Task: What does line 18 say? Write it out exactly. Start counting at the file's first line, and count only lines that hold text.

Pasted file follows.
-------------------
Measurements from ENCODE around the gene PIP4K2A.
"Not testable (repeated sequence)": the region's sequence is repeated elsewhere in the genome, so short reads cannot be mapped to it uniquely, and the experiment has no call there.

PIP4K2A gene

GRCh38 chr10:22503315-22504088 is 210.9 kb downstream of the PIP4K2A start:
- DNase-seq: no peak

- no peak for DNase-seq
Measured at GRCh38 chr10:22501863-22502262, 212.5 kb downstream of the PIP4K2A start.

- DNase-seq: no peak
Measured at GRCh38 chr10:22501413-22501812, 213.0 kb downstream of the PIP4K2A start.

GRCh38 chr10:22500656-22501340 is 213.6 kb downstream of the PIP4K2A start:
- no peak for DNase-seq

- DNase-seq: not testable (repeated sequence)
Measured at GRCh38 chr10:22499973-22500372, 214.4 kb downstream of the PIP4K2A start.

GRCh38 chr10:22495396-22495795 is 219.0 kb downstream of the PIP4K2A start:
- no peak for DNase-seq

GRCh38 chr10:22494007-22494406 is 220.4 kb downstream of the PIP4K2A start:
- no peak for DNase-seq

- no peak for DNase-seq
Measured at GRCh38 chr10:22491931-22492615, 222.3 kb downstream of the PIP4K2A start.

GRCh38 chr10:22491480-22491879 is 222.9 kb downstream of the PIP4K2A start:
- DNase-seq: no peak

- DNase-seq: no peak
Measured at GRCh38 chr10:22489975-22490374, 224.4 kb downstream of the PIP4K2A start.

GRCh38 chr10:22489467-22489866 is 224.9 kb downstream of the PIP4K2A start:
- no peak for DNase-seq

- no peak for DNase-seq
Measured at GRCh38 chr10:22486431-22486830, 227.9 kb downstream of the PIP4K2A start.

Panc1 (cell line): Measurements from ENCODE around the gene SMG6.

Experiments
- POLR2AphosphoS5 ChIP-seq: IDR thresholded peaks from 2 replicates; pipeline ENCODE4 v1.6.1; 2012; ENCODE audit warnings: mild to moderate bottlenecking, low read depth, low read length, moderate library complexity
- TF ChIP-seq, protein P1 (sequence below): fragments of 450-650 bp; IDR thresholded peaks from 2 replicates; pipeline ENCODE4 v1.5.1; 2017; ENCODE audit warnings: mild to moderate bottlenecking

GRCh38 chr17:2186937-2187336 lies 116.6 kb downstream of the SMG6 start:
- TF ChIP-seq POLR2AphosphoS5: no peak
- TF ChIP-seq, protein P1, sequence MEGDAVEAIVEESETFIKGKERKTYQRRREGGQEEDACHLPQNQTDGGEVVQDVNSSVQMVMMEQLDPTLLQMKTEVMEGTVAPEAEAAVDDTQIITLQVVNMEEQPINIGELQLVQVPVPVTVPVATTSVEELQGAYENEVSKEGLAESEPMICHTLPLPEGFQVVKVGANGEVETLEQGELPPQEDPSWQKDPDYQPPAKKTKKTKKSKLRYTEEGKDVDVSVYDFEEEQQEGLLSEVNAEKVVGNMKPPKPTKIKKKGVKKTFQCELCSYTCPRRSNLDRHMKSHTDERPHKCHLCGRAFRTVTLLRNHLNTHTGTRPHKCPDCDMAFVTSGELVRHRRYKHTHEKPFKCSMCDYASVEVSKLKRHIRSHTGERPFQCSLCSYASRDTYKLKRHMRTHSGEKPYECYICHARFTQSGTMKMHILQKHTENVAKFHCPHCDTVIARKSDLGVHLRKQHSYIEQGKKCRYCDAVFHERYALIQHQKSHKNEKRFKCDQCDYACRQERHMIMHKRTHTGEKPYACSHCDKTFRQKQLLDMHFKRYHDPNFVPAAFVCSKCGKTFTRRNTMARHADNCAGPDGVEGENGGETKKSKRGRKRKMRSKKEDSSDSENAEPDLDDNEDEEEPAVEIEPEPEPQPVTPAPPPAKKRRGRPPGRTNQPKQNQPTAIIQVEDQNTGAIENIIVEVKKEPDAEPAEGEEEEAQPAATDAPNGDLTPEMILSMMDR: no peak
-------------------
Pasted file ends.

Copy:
- no peak for DNase-seq